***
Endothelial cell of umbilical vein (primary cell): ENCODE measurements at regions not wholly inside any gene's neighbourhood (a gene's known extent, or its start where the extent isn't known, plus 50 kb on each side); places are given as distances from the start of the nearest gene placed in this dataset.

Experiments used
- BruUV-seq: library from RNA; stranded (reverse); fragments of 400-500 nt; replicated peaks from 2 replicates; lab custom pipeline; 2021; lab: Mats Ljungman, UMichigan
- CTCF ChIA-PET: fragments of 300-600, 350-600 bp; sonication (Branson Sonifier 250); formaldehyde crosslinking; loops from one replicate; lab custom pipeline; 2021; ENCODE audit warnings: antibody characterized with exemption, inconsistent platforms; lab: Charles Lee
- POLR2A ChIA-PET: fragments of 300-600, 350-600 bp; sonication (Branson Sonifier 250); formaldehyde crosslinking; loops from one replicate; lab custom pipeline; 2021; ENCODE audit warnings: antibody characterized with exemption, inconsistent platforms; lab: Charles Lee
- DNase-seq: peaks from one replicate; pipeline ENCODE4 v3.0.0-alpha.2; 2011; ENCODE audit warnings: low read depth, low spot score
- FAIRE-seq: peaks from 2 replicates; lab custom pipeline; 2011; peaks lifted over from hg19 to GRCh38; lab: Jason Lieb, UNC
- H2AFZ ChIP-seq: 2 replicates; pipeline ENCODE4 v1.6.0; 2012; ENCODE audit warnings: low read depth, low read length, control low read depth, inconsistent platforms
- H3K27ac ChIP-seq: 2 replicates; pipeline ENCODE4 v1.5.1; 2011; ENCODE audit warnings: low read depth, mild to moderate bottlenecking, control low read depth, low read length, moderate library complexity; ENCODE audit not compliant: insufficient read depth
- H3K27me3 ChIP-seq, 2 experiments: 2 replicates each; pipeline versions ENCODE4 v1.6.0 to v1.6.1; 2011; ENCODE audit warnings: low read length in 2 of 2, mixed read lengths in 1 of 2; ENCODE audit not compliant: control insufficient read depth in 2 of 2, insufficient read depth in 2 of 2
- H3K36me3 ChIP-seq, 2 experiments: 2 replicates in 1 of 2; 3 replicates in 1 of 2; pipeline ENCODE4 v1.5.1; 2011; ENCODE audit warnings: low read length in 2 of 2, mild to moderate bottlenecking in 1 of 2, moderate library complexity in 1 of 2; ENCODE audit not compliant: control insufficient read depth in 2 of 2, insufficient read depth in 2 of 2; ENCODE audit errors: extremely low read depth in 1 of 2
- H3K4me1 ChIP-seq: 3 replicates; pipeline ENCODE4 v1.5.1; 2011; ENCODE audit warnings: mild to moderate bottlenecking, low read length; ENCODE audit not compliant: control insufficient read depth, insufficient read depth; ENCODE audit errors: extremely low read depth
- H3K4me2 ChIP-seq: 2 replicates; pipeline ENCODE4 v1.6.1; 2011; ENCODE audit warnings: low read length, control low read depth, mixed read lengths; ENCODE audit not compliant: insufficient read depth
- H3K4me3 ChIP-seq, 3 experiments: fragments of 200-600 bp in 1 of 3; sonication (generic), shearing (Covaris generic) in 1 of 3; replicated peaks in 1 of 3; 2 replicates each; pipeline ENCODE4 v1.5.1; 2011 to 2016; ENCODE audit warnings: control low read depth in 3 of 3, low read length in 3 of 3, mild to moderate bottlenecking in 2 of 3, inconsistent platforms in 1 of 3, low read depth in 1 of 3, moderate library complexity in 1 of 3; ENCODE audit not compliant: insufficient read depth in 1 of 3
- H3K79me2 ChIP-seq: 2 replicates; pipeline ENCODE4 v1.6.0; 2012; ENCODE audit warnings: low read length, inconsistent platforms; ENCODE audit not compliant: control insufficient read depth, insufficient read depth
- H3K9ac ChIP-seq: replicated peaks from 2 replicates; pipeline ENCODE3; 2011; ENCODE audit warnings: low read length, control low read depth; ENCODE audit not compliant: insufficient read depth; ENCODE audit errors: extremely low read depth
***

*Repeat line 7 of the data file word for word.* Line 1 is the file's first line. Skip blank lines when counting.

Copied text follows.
- FAIRE-seq: peaks from 2 replicates; lab custom pipeline; 2011; peaks lifted over from hg19 to GRCh38; lab: Jason Lieb, UNC